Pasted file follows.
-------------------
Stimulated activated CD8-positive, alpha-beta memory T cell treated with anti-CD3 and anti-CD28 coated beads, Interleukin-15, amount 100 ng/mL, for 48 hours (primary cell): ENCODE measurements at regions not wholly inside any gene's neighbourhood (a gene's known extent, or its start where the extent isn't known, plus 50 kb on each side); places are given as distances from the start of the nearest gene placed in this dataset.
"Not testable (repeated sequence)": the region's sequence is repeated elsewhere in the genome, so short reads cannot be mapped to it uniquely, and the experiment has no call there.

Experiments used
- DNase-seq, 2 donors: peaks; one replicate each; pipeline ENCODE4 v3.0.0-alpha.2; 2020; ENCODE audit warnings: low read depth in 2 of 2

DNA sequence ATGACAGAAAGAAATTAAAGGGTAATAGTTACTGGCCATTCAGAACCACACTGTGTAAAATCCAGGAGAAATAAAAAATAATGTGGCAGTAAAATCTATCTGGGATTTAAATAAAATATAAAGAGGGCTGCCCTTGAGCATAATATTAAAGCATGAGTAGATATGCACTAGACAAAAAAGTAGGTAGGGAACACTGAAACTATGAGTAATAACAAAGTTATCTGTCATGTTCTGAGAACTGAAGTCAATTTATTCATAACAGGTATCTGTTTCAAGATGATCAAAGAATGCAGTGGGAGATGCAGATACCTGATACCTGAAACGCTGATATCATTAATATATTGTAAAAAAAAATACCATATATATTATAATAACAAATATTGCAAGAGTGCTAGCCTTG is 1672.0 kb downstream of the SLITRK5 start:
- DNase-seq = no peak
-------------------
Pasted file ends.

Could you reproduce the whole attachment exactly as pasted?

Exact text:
Stimulated activated CD8-positive, alpha-beta memory T cell treated with anti-CD3 and anti-CD28 coated beads, Interleukin-15, amount 100 ng/mL, for 48 hours (primary cell): ENCODE measurements at regions not wholly inside any gene's neighbourhood (a gene's known extent, or its start where the extent isn't known, plus 50 kb on each side); places are given as distances from the start of the nearest gene placed in this dataset.
"Not testable (repeated sequence)": the region's sequence is repeated elsewhere in the genome, so short reads cannot be mapped to it uniquely, and the experiment has no call there.

Experiments used
- DNase-seq, 2 donors: peaks; one replicate each; pipeline ENCODE4 v3.0.0-alpha.2; 2020; ENCODE audit warnings: low read depth in 2 of 2

DNA sequence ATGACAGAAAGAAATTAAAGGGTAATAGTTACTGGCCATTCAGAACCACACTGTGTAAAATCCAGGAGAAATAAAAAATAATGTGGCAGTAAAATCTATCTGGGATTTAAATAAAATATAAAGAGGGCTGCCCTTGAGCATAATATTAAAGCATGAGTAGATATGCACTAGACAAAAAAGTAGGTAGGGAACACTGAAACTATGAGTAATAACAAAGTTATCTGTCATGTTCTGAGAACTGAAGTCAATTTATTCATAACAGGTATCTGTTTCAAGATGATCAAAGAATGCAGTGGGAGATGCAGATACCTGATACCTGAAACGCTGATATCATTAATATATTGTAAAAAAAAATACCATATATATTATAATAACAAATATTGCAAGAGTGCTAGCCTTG is 1672.0 kb downstream of the SLITRK5 start:
- DNase-seq = no peak